Steven Seagal joins school guard posse: Do we need more action heroes in schools?

The idea clearly plays to the nation's enchantment with taking action to thwart evil, but it's a philosophy that many Americans worry could be dangerous in a school setting.

Darryl Webb/REUTERS
Maricopa County Sheriff Joe Arpaio watches as actor and Maricopa County posse member Steven Seagal addresses the media about a simulated school shooting in Fountain Hills, Arizona, Saturday. Sheriff Arpaio has enlisted action film star Seagal to lead a training exercise for members of his armed volunteer posse on how to respond to a school shooting.

Forty gung-ho Americans are working out with actor-turned-Louisiana sheriff’s deputy Steven Seagal in Forest Hills, Ariz., part of a broader effort to build a national “posse” of armed volunteer school guards to protect America’s children in the wake of the Dec. 14 massacre at Sandy Hook Elementary School, in Newtown, Conn.

The decision by Mr. Seagal to join Maricopa County Sheriff Joe Arpaio’s “volunteer posse” in response to Newtown could be a critical moment in bolstering the NRA’s response to the shooting: to create a flexible training blueprint that school districts can utilize to tap primarily retired police or military personnel to protect schools.

But while Americans are clearly enchanted with gun-toting protagonists who take direct action to thwart evil, critics say the effort casts a cartoonish pall over a complex issue that can’t be solved by action heroics.

How much do you know about the Second Amendment? A quiz.

While many Americans have panned the volunteer armed guards idea, 64 percent of Americans support the general idea of armed guards in schools, according to the Pew Research Center.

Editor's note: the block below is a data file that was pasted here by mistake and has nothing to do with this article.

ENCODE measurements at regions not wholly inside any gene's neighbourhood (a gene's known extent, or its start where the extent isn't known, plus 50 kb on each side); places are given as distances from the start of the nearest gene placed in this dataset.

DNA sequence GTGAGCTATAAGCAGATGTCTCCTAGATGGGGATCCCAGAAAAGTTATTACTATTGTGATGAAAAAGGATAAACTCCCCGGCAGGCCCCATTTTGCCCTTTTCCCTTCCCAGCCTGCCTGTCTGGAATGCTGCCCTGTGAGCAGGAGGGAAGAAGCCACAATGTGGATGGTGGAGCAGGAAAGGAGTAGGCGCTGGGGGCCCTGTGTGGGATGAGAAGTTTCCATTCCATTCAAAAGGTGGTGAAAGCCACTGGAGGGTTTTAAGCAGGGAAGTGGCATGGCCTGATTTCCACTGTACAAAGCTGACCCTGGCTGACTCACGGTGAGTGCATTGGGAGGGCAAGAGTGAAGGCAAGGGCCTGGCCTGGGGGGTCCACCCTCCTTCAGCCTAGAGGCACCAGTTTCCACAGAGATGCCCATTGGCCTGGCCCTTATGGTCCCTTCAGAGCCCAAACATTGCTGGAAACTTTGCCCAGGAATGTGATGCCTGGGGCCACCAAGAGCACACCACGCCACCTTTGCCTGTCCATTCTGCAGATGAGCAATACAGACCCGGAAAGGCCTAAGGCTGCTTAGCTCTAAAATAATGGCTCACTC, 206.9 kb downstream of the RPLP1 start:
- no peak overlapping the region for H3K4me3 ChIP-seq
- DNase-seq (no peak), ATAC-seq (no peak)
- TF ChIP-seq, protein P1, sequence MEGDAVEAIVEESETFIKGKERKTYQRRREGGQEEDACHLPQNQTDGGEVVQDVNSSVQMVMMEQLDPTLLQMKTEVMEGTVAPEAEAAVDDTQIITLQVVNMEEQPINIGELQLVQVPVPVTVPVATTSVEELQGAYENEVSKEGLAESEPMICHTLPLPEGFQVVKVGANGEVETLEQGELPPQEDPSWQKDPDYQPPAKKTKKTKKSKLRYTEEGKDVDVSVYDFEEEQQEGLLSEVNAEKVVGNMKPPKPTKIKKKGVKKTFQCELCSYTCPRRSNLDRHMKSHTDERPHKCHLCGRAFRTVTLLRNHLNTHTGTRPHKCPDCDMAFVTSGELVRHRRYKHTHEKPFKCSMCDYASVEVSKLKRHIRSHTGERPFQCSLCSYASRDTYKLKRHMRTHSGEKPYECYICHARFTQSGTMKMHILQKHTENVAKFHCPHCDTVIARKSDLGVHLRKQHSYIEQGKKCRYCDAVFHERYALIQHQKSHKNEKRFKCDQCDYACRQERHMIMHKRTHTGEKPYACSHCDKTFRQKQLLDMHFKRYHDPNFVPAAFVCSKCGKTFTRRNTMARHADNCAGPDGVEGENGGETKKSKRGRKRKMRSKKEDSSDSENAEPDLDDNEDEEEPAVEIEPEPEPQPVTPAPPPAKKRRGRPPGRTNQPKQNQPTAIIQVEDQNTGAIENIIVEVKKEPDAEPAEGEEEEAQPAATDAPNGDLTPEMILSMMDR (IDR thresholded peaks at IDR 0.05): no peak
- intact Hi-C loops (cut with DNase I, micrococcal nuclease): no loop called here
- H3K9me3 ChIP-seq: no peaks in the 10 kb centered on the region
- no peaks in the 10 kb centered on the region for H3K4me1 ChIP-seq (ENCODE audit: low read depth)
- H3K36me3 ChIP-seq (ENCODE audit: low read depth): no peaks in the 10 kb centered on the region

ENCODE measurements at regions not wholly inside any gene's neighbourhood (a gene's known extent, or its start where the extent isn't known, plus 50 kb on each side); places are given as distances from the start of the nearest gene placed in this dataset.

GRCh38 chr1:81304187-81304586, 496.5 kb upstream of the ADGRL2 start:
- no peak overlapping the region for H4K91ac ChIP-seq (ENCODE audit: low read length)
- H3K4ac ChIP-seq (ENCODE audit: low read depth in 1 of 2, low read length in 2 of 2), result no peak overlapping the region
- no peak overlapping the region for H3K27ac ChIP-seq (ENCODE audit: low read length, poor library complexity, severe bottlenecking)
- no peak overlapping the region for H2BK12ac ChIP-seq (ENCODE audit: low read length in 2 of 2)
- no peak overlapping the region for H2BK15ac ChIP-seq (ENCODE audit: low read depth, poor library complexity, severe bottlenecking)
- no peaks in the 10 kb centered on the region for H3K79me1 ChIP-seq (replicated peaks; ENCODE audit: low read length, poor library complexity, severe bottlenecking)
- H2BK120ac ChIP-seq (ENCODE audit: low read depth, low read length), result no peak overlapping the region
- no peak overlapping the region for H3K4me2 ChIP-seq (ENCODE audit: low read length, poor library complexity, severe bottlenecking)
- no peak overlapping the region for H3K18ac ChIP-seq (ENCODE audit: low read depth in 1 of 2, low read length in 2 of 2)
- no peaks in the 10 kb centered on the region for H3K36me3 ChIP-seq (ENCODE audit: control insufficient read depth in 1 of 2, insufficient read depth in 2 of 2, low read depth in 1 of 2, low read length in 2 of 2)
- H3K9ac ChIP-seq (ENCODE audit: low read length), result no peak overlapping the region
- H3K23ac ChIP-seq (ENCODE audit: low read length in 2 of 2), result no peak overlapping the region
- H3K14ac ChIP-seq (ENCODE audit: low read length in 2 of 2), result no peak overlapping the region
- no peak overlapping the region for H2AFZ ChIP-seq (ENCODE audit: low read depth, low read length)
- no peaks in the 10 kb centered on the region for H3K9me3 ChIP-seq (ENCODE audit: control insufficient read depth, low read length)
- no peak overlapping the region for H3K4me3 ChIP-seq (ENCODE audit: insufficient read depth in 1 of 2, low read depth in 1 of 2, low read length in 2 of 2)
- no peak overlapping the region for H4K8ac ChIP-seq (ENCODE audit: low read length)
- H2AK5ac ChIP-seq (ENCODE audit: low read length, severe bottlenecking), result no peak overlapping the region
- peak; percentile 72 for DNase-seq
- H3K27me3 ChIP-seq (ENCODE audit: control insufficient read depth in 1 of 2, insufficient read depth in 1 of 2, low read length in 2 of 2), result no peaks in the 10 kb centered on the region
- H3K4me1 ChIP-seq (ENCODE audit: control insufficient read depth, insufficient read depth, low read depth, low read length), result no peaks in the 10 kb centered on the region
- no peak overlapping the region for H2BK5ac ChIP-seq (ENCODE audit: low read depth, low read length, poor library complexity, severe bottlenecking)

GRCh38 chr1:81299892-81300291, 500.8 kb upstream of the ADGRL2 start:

Mr. Arpaio has not wasted time putting his plan into action. Volunteer posse members already patrol 59 schools in the county. He’s trying to get 1,000 more volunteers involved so he can expand the program. Tapping Seagal as well as former “Hulk” actor Lou Ferrigno is one way.

"I believe we should put police officers in school, in uniform, armed," Arpaio said when activating the volunteer posse in early January. "But so far all the politicians do is talk, talk, talk, and so we're out there doing something."

In Saturday’s class, Seagal, according to a press release, was to lead 40 volunteers through four separate school shooting scenarios. Twenty-five teenagers will play the parts of students and up to three of the county’s SWAT team members will play the shooters in mock scenarios. Seagal, best-known for his role in “Above the Law,” is a 7th-dan black belt in Aikido, as well as a reserve deputy in New Orleans, the basis for a reality show called “Steven Seagal: Lawman.”

For a sheriff who has tangled with the US Department of Justice over discrimination charges stemming from his actions on illegal immigrants, one lingering question is whether the exercise is a stunt.

"He's making a mockery out of it. You're having a movie actor train people how to protect schools?" Arizona Democratic House Minority Leader Chad Campbell told the Huffington Post.

Academics have more serious concerns than whether Arpaio is searching for the spotlight.

Given that the US has about 100,000 schools, “there would be lots of opportunities for deadly incidents: Armed guards misreading student behavior … student fights where a student grabs the guard’s gun; a mass shooting scenario where students are killed in cross fire; or a nightmare scenario where a psychotic guard massacres students,” writes Steven Strauss, a policy lecturer at Harvard University’s Kennedy School of Government. “With 150,000 armed guards, in contact with about 75 million students 200 days/year, it won't take many incidents for more than 10 students per year to be killed in armed guard-related situations.”

A major point of contention seems to be the use of volunteers instead of deputized police for patrols, with some local officials saying an amateur force threatens to turn school safety into a circus.

Maricopa County “volunteer posse” members have to apply to join the unit and have to go through the same background check as an aspiring police officer, according to the department’s website. The Maricopa County Sheriff’s Department “seeks only those individuals who possess the highest levels of integrity,” the department’s website reads. 

How much do you know about the Second Amendment? A quiz.

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